There was a multitude of reasons that Kildare supporters could pinpoint as to why they had suffered the ignominy of a proper hammering at the hands of Dublin as they made their way back down the N7 on Sunday evening. Why play with such an open defence? Why disrupt the partnership of the two Flynn’s in midfield? Why persist with so many high, hopeful balls into the full-forward line? But for Kieran McGeeney, turnovers was key to the game.
He labelled Kildare’s passing ‘sloppy’ and they were punished mercilessly by a ruthless Dublin team.
“Four or five of our key players didn’t even turn up and were guilty of giving away four possessions leading to four scores,” said McGeeney.
One of the game’s key moments came less than two minutes after Paddy Brophy had given Kildare the kind of start they had dreamt of by firing past Stephen Cluxton in front of Hill 16.
Having built a 1-2 to no score lead, Kildare really needed to keep possession and ensure that they didn’t give Dublin an easy score. There shouldn’t have been any danger when Eamonn Callaghan was on the ball in front of the Hogan Stand just inside the Dublin half but instead of playing a short hand pass, the experienced captain of the team elected to switch the play towards Daniel Flynn. It was a 50/50 pass at best and Dublin were able to turn the ball over. Once the ball was played to Diarmuid Connolly, his marker Mick Foley was miles out of position and the wing forward was allowed the freedom of Croke Park to run at the Kildare defence before setting up Paul Mannion for a goal.
Much of the focus of Dublin’s second goal lay on whether Johnny Doyle was hard done by when a free was given against him for a shoulder charge on Johnny Cooper but McGeeney’s mind was more likely preoccupied by the turnover inside the Dublin 45 when Paddy Brophy’s handpass wasn’t picked up by Paul Cribbin and Dublin had another chance to attack.
There were also points conceded when Daniel Flynn and Emmet Bolton were slow to pick ball off the ground.
In the 28th minute, when Sean Hurley was dispossessed by Cian O’Sullivan inside the Dublin 45, five passes and a driving Jack McCaffrey run later, Kildare were only saved by a fine block by Connolly from Brogan’s shot, although McCaffrey was entitled to have a word in the ear of his more experienced team mate as a simple hand pass would have left him with an empty net.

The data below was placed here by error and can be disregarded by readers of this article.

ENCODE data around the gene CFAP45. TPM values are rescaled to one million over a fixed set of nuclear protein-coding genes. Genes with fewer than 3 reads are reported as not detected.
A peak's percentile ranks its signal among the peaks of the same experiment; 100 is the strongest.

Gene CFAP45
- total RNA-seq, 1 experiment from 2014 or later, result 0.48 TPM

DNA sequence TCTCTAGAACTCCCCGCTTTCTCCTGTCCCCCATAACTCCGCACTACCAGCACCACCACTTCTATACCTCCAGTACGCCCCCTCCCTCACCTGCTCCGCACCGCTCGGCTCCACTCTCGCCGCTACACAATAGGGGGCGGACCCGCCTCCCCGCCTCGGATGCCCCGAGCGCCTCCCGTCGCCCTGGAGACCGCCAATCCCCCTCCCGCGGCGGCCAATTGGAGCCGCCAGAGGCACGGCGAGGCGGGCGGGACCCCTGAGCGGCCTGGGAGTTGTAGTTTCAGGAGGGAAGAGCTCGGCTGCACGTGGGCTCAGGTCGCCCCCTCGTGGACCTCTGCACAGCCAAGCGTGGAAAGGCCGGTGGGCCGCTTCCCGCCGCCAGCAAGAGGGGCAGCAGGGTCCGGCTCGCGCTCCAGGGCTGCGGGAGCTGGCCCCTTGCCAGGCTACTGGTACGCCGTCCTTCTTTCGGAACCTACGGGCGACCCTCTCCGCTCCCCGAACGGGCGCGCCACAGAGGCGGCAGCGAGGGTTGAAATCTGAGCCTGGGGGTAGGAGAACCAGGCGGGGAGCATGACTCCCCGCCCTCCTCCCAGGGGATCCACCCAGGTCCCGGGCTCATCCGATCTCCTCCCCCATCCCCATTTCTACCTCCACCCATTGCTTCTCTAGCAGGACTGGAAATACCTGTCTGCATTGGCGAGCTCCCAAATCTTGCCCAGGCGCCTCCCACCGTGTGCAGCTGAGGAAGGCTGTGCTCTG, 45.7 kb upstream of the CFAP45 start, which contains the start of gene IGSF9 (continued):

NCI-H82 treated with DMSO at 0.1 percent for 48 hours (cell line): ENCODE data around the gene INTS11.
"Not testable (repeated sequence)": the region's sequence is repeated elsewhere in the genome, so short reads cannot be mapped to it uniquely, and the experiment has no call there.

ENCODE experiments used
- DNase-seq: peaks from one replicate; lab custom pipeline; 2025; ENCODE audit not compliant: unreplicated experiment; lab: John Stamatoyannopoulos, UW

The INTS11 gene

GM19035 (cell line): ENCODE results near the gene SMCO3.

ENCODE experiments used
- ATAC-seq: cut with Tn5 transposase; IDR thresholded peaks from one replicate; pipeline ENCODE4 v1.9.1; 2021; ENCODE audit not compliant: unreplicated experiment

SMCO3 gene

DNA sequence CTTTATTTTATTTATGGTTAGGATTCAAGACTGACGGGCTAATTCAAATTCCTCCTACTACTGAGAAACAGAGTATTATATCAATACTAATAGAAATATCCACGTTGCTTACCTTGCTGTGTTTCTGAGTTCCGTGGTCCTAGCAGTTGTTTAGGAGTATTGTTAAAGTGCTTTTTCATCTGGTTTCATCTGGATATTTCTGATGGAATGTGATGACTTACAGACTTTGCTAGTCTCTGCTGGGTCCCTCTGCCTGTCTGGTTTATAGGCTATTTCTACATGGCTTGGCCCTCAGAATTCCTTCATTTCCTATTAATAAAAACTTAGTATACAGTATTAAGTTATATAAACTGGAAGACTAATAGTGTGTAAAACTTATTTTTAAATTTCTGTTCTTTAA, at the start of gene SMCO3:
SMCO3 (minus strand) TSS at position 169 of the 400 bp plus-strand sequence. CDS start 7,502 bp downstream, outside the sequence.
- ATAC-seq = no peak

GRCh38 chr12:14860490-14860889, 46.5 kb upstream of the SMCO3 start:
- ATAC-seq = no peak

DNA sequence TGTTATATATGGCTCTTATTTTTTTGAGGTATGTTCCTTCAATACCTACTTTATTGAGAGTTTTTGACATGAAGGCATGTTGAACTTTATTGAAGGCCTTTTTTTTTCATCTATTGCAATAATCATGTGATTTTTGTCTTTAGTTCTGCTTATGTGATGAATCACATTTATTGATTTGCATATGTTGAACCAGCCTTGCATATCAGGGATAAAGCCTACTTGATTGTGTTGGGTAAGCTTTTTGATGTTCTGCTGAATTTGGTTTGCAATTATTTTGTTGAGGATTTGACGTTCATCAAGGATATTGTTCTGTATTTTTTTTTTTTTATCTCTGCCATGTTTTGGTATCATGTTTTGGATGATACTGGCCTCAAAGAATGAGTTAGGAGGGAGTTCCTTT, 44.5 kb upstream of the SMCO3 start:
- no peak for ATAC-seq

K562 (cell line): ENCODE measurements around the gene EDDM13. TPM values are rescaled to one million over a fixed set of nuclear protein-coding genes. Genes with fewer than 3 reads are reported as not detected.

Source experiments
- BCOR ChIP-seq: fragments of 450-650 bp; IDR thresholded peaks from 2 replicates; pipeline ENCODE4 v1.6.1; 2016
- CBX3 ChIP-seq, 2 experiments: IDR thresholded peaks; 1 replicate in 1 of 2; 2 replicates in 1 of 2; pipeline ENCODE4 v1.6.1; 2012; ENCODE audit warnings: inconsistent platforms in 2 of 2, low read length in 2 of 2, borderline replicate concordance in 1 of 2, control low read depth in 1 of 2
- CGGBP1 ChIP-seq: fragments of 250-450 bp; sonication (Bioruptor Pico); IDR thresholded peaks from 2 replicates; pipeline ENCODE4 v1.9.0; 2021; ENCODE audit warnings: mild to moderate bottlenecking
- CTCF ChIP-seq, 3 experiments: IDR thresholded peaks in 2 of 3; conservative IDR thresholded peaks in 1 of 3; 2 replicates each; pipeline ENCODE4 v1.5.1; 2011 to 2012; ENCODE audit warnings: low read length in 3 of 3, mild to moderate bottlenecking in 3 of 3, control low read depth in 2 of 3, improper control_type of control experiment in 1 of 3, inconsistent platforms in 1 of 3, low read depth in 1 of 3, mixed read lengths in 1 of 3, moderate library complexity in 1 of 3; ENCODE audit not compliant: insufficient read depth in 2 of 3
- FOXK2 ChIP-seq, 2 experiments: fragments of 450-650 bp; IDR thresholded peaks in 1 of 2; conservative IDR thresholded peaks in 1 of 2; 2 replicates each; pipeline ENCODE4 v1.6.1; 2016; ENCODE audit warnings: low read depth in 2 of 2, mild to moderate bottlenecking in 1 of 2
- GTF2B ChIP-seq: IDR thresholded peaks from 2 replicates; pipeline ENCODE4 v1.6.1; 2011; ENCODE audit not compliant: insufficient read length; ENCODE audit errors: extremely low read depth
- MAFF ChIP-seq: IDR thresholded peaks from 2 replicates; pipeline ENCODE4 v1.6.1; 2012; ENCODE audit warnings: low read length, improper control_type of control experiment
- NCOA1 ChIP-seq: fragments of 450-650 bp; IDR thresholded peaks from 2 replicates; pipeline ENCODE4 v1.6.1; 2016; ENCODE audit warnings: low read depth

The third Dublin goal came when Peter Kelly and Mick Foley were caught bursting forward but once the turnover occurred inside the Dublin 45, Kevin McManamon had acres to run into. Even after the turnover, Eamonn Callaghan was in a good position to make a tackle and hold up McManamon but the substitute just brushed past the Kildare skipper.
It’s perhaps unrealistic to expect a team not to concede possession at all during a game and there is certainly a case to be made for Kildare tightening things up at the back but could McGeeney really plan for his team to make 16 turnovers inside the Dublin 45 during the game? Those sort of turnovers were always going to cause trouble against a team who can attack with such pace and who time their runs off team mates shoulders so well.
It wasn’t just turnovers that were a problem though as McGeeney noted when insisting that merely getting men behind the ball wouldn’t have solved all Kildare’s problems.
“You’re always going to have numbers back anyway because they attack in numbers there. There is never a problem with the numbers there, it is the contact,” he said.
For a side who were noted for their physical stature just a few short years ago, much of Kildare’s tackling left a lot to desired. Michael Daragh MacAuley went past Daniel Flynn like he wasn’t there in the 14th minute and would have been in for a certain goal only for a last ditch tackle by Emmet Bolton. Eamonn Callaghan was also left floundering by Kevin McManamon on the way to Dublin scoring their third goal.
Dublin broke the Kildare tackle time and again while Kildare struggled to do the same to Dublin, instead being forced backwards into pointless lateral passing.
“Contact has a big part to play in a contact sport. In my time playing the teams that were better at physical contact were always the teams that were going to win,” said McGeeney.
There’s no doubt that Dublin were better at physical contact than Kildare on Sunday and while the younger players will obviously get stronger as they get older, there has to be questions raised as to how Dublin can be so much stronger and quicker than Kildare.